Do you remember when the sky was falling? It was early March, and the worrywarts were wondering whether we were about to break below Dow 5000 -- or worse.

It certainly doesn't feel that way anymore. The market's been rallying since mid-March, and every week finds encouraging signs on the economic-recovery horizon. Buoyant consumer confidence, peppy share prices, and even the surprising 17% surge in housing starts for the month of May are all signs that Mr. Market has been in a good mood lately.

Now where did I pack that pin to pop this balloon?

See, a lot of stock gains are making implied promises that their fundamentals are likely to undermine. Many of the companies stepping up to the stage are posting lower earnings than they did a year ago.

Let's go over a few of the blue chips and seemingly recession-proof companies for which analysts see the arrows pointing down on the bottom line next week. Some of the names may surprise you.

Company

Latest Quarter's EPS (Estimated)

Year-Ago Quarter's EPS

Walgreen (NYSE:WAG)

$0.56

$0.58

AeroVironment (NASDAQ:AVAV)

$0.26

$0.30

Oracle (NASDAQ:ORCL)

$0.44

$0.47

CKE Restaurants (NYSE:CKR)

$0.25

$0.31

Nike (NYSE:NKE)

$0.96

$0.98

Red Hat (NYSE:RHT)

$0.14

$0.19

ConAgra (NYSE:CAG)

$0.42

$0.44

Source: Yahoo! Finance. EPS = earnings per share.

Clearing the table
There will probably be many more companies posting lower earnings next week, but these are a few of the names that really jump out at me.

Walgreen should be the poster child for recession-proof stocks. A weak economy doesn't mean fewer trips to the corner drugstore. If anything, the need for medicated tranquility during stressful economic times probably increases.

AeroVironment lives and dies on defense spending. It makes unmanned aerial vehicles, powerful surveillance tools that keep military personnel out of harm's way. The company is likely to generate brisk sales even if troop numbers are scaled back, and it has an impressive backlog of orders. But do keep in mind that the current administration has generated an environment that's angling for spending cuts in this sector.

At Oracle, Larry Ellison is a serial acquirer. He strikes deals that are typically accretive, and he usually finds a way to make them work. But enterprise software doesn't seem like a hotbed of growth when the economy is in the dumps.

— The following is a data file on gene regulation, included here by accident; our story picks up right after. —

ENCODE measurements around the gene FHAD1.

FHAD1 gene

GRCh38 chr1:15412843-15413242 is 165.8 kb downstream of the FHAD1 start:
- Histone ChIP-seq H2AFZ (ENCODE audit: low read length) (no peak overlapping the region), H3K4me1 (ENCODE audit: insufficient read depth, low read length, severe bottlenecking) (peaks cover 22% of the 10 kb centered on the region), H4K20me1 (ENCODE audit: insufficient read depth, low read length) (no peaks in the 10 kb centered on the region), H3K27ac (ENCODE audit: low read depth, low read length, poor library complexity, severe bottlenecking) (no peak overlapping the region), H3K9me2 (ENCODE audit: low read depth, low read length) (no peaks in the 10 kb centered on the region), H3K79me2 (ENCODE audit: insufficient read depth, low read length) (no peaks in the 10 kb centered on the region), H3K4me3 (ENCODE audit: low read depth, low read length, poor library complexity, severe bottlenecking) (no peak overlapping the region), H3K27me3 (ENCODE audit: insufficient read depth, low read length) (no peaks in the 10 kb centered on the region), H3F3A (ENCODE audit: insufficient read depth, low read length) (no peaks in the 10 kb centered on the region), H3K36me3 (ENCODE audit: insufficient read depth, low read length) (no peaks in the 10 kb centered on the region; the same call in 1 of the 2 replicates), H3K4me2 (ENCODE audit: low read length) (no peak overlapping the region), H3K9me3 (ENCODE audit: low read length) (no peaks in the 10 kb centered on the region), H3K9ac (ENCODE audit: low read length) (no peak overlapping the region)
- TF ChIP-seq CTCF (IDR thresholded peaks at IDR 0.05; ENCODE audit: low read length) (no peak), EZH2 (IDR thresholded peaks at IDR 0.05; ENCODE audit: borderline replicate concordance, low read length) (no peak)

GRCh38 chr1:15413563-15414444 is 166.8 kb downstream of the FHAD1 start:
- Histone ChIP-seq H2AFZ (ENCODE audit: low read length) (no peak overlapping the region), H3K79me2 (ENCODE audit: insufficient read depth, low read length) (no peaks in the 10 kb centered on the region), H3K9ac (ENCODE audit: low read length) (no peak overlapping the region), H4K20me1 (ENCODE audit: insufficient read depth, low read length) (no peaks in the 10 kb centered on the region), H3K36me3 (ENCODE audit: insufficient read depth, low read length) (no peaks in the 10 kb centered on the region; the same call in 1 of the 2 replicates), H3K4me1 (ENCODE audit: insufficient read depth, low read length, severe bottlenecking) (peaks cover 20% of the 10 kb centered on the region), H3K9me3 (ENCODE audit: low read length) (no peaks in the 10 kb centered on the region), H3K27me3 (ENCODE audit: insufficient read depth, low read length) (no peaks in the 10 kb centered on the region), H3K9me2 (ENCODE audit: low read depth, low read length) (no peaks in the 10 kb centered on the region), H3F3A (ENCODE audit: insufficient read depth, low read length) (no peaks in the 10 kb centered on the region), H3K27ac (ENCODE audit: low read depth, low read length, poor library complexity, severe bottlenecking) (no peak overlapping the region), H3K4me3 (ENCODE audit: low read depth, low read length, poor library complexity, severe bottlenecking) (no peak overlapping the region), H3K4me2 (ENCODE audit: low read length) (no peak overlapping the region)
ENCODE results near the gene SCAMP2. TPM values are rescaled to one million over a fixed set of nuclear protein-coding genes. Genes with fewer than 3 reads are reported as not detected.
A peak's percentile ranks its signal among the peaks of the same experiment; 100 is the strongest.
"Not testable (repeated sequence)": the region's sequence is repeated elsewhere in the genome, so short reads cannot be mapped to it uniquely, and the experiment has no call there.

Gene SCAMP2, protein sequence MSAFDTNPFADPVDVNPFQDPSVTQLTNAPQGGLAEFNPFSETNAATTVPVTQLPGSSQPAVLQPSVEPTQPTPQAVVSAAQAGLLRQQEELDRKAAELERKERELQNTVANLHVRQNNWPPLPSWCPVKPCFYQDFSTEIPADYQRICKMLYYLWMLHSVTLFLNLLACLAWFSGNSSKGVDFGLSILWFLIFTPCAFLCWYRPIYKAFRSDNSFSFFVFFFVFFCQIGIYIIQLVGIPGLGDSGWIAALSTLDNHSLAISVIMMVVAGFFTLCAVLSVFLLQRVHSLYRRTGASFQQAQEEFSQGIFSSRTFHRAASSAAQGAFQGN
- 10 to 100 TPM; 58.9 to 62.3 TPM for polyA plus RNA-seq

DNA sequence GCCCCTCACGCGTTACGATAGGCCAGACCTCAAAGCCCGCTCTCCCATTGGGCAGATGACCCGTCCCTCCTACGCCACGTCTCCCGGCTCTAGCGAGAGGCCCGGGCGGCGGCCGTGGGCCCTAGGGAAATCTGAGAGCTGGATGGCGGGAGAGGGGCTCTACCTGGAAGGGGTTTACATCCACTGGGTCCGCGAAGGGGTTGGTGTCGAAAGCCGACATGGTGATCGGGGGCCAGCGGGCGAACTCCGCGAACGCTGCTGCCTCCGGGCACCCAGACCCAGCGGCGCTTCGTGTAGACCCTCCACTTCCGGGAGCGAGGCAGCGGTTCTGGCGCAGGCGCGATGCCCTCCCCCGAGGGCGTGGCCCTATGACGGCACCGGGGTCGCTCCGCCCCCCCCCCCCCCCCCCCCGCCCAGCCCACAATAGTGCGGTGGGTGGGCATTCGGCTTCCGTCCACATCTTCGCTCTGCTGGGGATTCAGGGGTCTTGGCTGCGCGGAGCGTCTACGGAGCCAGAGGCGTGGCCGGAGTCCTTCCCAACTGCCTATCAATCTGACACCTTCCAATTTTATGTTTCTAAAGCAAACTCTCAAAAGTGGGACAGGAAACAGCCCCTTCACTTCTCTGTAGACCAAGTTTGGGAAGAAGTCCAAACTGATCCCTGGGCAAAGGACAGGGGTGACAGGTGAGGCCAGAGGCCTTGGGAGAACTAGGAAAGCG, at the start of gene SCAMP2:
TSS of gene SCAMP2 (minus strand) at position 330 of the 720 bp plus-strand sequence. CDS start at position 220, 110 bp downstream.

CKE is the parent of Carl's Jr. and Hardee's. I thought penny-pinching diners were trading down to fast-food burger joints.

Nike has posted year-over-year bottom-line gains in nine of the past 10 quarters, including its two most recent quarterly reports. But it may be seen as a luxury brand, given its premium footwear.

Red Hat is a star performer in the Linux landscape. I had figured that open-source computing would be doing a lot better when computer users -- and computer-stacked corporations -- try to save a little money on the IT end of things.

And finally, ConAgra is a food giant. Edibles are seen as a defensive industry, but I guess too many people are turning to cheaper store brands instead of the slightly more expensive brand names, such as ConAgra's Healthy Choice low-fat frozen entrees and Hebrew National hot dogs.

Why the long face, short-seller?
If you're handing out clothespins to pinch noses, I want one. These quarterly reports aren't going to smell pretty. The upside for investors is that Wall Street isn't holding out hope for any miracles. It fully expects these seven companies to post profit declines. The real surprise here would be healthy -- even Healthy Choice -- reports.

And they could still be forthcoming, especially given that many of these companies are just a few pennies short of their year-ago profits. It wouldn't take much of a positive surprise for Nike or Oracle to post year-over-year improvement next week, for example. Nike has topped Wall Street expectations in seven consecutive quarters, so the trend would suggest that it's unlikely to disappoint as badly as the market fears next week.

The more I think about it, the less worried I become.

Some other reads to get you through the weekend:

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Longtime Fool contributor Rick Munarriz wonders whether his contrarian heart will ever be happy. He owns no shares in any of the companies in this story and is also part of the Rule Breakers newsletter research team, seeking out tomorrow's ultimate growth stocks a day early. The Fool has a disclosure policy.